It's a middle-aged rite-of-passage. It's the moment you become invisible.
It's when you realize that people (people of the opposite sex, that is) are no longer looking at you; they're looking through you.
And it's even more depressing if they're gawking at your teenage daughter.
For me, it happened at the mall. My then 14-year-old daughter and I were shopping, and I was in my usual mom wardrobe of exercise clothes and tennis shoes.
But instead of baggy sweats, I actually had on black pants, with a matching jacket, and an unstained T-shirt, that was even a V-neck no less.
My better-than-usual attire is why I assumed that the pair of 30-something men were so taken with my beauty that they did a double-take as I walked by.
It hadn't happened in a while, but what with my matching jacket and pants and all -- did I mention they were black velour? And the fact that I had put on mascara; it was nice to know that -- even though I'm married and not trolling for men -- I was still good looking enough to attract a second look.
That's when I realized they were staring at my daughter. It was gross and awful on oh-so-many levels.
My first reaction was maternal. What were these guys thinking? I was tempted to run up and poke out their eyes. These guys had to be at least 30, maybe even 35, and they were gawking at a 14-year-old!
It was then that I turned and saw my daughter with eyes anew. Somehow, when I wasn't looking, the beautiful blond little cherub child whose hand it seemed like I had only recently stopped holding had turned into a beautiful young woman. A young woman whose self-assurance belied her junior high status and who, although oblivious to the stares, was clearly going to be getting them for many years to come.
It wasn't until we got to the car that I fully processed what had happened. I was no longer the cute one. I was the matronly, invisible mother, and all the matching sweat suits in the world wouldn't turn me back into a skinny head-turning stunner.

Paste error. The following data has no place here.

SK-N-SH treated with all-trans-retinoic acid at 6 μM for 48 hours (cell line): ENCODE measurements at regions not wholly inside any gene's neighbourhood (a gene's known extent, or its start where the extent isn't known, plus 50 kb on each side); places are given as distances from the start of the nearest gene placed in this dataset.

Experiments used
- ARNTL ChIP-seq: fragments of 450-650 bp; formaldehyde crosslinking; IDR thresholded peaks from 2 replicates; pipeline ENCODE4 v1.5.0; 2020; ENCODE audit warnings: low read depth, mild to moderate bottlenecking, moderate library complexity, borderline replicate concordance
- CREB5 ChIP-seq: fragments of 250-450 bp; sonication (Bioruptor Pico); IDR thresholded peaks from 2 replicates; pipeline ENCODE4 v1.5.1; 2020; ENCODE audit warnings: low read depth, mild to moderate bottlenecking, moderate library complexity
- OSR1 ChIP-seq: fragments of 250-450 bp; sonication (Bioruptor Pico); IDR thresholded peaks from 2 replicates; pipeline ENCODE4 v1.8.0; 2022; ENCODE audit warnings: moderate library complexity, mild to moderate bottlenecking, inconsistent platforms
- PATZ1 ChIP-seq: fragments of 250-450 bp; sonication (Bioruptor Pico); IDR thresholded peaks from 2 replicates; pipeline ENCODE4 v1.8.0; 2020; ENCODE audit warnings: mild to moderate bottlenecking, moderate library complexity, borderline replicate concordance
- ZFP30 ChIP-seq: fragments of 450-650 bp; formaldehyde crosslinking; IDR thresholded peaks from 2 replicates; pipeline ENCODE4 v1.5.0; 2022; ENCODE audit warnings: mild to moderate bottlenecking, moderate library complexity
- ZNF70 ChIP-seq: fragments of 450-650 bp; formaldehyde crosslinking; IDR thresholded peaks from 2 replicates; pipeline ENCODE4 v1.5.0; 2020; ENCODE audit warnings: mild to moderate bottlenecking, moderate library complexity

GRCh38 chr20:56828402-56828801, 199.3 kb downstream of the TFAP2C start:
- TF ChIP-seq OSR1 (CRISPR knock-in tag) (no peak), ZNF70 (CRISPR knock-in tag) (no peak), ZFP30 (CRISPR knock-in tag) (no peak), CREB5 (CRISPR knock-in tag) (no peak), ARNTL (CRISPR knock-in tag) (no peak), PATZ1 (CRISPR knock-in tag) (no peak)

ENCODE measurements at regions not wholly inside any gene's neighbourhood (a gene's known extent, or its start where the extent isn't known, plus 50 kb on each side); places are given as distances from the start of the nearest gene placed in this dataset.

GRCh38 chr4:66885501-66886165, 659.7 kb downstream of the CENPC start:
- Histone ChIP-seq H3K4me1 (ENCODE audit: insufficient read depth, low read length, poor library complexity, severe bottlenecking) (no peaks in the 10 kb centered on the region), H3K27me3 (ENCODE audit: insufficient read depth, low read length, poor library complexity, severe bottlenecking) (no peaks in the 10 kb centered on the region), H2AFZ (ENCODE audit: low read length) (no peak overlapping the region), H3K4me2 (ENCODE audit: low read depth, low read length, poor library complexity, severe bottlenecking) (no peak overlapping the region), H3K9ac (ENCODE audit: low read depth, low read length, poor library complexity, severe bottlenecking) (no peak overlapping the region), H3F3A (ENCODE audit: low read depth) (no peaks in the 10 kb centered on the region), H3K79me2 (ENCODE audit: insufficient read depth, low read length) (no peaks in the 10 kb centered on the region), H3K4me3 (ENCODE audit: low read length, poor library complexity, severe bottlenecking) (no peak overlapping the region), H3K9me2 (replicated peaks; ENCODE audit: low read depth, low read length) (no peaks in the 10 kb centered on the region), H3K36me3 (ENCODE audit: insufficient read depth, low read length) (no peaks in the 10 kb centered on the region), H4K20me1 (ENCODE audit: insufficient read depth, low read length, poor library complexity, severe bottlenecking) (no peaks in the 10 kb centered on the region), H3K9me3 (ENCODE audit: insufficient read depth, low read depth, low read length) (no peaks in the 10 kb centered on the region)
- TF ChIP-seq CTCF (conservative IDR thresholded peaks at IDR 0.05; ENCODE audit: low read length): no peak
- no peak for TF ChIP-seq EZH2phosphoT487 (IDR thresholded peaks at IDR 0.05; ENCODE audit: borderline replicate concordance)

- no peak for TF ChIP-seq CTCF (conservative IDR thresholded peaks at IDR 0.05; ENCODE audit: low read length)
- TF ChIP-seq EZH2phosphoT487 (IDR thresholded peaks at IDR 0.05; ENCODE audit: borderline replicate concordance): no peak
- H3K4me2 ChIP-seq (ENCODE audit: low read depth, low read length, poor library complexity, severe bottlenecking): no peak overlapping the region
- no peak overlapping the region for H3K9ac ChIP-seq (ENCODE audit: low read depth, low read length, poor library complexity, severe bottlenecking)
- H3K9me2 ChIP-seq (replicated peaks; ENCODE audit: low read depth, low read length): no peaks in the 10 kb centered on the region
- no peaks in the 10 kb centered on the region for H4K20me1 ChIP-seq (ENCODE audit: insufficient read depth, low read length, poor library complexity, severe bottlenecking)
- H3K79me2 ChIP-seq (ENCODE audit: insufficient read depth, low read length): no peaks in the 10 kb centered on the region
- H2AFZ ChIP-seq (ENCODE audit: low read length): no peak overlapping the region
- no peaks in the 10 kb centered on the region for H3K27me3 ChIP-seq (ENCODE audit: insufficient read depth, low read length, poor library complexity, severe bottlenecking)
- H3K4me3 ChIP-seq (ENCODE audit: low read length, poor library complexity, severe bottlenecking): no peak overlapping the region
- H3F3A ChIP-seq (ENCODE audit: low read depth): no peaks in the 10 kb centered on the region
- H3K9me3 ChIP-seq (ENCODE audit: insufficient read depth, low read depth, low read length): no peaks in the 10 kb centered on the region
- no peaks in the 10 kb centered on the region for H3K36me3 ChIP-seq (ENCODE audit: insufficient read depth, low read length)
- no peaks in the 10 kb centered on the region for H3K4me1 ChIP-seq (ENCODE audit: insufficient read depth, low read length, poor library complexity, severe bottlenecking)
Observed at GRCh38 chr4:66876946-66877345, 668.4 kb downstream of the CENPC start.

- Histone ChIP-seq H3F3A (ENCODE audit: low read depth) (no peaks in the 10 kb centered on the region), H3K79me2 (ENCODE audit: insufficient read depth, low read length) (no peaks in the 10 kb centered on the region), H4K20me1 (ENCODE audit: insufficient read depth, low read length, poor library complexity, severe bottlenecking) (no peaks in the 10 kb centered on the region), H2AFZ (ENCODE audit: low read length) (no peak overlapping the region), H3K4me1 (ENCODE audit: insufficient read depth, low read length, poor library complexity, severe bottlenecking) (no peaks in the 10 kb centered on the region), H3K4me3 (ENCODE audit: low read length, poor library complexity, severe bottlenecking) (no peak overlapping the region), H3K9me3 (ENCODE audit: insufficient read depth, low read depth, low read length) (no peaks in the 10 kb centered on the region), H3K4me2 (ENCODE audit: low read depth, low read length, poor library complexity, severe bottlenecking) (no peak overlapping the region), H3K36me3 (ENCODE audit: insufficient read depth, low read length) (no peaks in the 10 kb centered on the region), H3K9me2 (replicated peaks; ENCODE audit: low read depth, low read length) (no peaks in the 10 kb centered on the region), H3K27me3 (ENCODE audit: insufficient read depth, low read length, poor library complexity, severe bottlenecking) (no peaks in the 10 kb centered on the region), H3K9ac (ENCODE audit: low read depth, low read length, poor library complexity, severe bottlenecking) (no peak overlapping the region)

My daughter is 16 now, and I've become quite used to the gawking, although if the droolers look over 20, I consider it my motherly duty to give them an evil glare.
However, it's also my motherly duty to show my daughter that, while male heads may not whip around the moment I walk into a room, I'm still happy with the way I look.
I may not have her washboard abs or long blond hair. But looking great at 45 is different than great at 16, just as looking great at 60 or 70 will be different than 45. And just because most men aren't as immediately biologically drawn to older beauty, doesn't mean that it doesn't exist.
It's odd and a bit unsettling to see your sweet daughter reflected in the eyes of men. Just as it's odd to realize that the world now looks at you in a different way.
However just as the drooling men can't possibly comprehend my daughter's most beautiful qualities, they don't see mine either.
Because as my husband and her father will tell you, truly beautiful women are never invisible to the people who love them, no matter what their age.
Lisa Earle McLeod is an author, syndicated columnist, keynote speaker and business consultant. More info: www.LisaEarleMcLeod.com